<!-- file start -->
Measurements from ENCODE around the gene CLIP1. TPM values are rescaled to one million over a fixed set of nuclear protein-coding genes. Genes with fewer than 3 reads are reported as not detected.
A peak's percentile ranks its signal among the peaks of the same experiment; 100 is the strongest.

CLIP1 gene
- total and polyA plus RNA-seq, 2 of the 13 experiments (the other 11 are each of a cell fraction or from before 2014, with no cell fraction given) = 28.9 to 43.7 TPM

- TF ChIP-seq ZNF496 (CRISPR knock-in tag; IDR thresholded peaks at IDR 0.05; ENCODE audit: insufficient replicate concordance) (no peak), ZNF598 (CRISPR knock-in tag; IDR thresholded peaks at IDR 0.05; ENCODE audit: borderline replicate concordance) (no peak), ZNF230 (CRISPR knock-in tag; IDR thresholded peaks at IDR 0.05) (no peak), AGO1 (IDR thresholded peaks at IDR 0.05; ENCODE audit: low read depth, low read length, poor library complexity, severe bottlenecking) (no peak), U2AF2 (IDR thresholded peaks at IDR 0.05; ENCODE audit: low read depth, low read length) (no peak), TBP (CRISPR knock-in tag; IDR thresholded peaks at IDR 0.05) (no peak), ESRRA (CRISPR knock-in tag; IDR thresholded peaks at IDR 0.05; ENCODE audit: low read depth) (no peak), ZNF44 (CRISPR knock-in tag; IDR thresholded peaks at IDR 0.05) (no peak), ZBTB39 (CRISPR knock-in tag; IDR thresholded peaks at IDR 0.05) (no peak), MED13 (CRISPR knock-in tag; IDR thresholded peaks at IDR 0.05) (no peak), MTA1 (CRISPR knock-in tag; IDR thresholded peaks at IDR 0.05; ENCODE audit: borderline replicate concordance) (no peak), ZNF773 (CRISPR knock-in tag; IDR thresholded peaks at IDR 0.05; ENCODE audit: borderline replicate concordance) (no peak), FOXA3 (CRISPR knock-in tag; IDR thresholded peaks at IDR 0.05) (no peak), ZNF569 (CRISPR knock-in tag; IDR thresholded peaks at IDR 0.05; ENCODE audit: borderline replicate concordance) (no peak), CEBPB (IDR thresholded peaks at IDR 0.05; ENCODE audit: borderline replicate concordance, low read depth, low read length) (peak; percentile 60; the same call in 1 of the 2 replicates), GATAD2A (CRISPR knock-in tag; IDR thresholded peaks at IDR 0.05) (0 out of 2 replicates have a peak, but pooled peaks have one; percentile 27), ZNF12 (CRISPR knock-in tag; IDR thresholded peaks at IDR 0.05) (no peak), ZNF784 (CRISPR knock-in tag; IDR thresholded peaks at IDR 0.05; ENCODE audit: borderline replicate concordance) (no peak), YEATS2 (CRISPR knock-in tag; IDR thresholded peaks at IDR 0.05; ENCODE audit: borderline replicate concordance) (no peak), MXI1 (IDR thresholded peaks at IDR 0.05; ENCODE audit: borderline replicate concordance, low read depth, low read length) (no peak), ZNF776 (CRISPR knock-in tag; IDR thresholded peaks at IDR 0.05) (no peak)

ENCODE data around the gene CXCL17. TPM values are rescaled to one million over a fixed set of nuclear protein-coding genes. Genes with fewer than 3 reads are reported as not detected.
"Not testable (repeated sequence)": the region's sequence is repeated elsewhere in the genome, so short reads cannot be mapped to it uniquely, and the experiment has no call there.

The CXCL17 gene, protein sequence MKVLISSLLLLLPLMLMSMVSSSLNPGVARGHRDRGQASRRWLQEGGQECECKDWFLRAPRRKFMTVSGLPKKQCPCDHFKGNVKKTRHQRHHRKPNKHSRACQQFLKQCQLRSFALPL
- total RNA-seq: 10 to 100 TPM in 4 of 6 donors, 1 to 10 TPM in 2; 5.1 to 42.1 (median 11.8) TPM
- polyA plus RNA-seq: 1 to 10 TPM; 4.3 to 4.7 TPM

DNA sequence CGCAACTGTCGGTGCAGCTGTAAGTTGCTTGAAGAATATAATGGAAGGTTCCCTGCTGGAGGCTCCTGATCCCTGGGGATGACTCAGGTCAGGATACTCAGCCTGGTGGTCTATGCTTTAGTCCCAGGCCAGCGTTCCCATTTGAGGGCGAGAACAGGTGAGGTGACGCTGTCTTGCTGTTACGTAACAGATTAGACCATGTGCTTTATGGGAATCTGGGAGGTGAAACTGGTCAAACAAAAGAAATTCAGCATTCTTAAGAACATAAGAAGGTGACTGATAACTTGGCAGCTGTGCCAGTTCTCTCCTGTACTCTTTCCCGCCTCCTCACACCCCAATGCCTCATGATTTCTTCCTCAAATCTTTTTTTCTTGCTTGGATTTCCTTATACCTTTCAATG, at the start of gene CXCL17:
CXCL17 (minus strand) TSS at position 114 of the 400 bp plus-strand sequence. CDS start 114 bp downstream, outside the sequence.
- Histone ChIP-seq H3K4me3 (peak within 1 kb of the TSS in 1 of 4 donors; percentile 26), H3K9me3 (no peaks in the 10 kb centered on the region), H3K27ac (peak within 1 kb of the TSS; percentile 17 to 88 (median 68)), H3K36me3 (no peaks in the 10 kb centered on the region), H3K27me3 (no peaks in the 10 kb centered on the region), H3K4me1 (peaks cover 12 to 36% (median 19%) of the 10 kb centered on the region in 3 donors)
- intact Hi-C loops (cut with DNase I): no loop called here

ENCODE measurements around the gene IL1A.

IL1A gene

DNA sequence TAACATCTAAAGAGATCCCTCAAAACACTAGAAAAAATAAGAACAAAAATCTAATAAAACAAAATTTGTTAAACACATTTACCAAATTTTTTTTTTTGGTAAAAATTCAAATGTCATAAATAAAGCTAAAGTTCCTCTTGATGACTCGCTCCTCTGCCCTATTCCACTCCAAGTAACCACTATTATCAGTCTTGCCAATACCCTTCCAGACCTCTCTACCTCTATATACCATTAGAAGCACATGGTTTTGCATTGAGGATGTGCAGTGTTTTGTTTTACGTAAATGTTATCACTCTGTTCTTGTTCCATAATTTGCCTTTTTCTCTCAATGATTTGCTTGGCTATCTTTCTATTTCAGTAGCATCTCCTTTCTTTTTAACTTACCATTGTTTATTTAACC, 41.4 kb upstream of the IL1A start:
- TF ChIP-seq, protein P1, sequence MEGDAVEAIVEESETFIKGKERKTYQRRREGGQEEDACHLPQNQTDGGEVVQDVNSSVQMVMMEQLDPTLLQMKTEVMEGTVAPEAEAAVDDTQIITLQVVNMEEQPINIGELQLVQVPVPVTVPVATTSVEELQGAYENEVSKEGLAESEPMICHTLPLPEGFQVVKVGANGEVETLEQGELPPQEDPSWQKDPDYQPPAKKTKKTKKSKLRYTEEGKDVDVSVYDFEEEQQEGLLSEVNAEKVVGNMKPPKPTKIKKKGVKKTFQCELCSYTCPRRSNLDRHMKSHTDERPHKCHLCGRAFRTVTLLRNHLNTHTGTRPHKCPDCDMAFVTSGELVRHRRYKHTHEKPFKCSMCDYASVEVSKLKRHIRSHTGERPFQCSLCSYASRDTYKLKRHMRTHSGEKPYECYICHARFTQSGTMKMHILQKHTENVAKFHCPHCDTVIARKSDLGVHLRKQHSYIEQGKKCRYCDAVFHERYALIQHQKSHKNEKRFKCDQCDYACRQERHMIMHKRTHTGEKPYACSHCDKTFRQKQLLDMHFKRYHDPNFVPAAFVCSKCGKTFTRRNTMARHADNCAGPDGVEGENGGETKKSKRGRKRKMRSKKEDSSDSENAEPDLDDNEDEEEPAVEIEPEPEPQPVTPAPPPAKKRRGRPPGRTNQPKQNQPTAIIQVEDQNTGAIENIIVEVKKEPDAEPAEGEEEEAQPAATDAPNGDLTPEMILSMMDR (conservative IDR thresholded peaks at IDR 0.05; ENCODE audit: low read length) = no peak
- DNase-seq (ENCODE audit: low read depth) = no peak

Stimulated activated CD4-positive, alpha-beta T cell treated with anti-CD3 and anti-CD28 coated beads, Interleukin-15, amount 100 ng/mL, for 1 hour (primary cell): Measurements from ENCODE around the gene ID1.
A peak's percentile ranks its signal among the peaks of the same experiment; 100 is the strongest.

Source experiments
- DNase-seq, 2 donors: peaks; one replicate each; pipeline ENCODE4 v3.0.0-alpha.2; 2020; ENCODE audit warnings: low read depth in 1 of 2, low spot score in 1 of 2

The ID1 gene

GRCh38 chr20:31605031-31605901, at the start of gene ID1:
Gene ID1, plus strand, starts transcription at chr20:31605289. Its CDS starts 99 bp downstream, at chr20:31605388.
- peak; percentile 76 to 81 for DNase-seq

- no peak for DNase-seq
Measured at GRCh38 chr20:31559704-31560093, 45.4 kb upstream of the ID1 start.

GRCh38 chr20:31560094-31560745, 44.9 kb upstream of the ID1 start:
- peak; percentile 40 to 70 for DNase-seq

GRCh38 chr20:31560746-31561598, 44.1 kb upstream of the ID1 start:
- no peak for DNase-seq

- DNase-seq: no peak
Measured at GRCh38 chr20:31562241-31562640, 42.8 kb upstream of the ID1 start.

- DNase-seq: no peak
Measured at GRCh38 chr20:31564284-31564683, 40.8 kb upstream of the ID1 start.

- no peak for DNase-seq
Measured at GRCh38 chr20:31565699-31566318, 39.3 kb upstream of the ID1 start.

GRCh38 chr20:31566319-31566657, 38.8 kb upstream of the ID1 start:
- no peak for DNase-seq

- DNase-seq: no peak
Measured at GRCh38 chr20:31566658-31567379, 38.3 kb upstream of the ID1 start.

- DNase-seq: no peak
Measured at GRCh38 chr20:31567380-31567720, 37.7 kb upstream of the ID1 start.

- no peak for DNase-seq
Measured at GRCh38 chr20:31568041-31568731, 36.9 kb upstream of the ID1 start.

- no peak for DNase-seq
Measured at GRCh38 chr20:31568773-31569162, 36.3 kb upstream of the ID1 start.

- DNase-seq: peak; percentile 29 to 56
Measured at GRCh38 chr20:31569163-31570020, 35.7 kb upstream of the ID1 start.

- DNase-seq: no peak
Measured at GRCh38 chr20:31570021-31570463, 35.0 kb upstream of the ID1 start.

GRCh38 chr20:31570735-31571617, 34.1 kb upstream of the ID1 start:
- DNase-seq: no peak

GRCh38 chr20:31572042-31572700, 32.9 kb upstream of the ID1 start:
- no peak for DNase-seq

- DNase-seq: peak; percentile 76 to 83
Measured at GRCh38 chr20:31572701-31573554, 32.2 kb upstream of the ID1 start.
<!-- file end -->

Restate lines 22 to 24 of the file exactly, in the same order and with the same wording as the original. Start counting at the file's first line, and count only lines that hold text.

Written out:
Source experiments
- DNase-seq, 2 donors: peaks; one replicate each; pipeline ENCODE4 v3.0.0-alpha.2; 2020; ENCODE audit warnings: low read depth in 1 of 2, low spot score in 1 of 2

The ID1 gene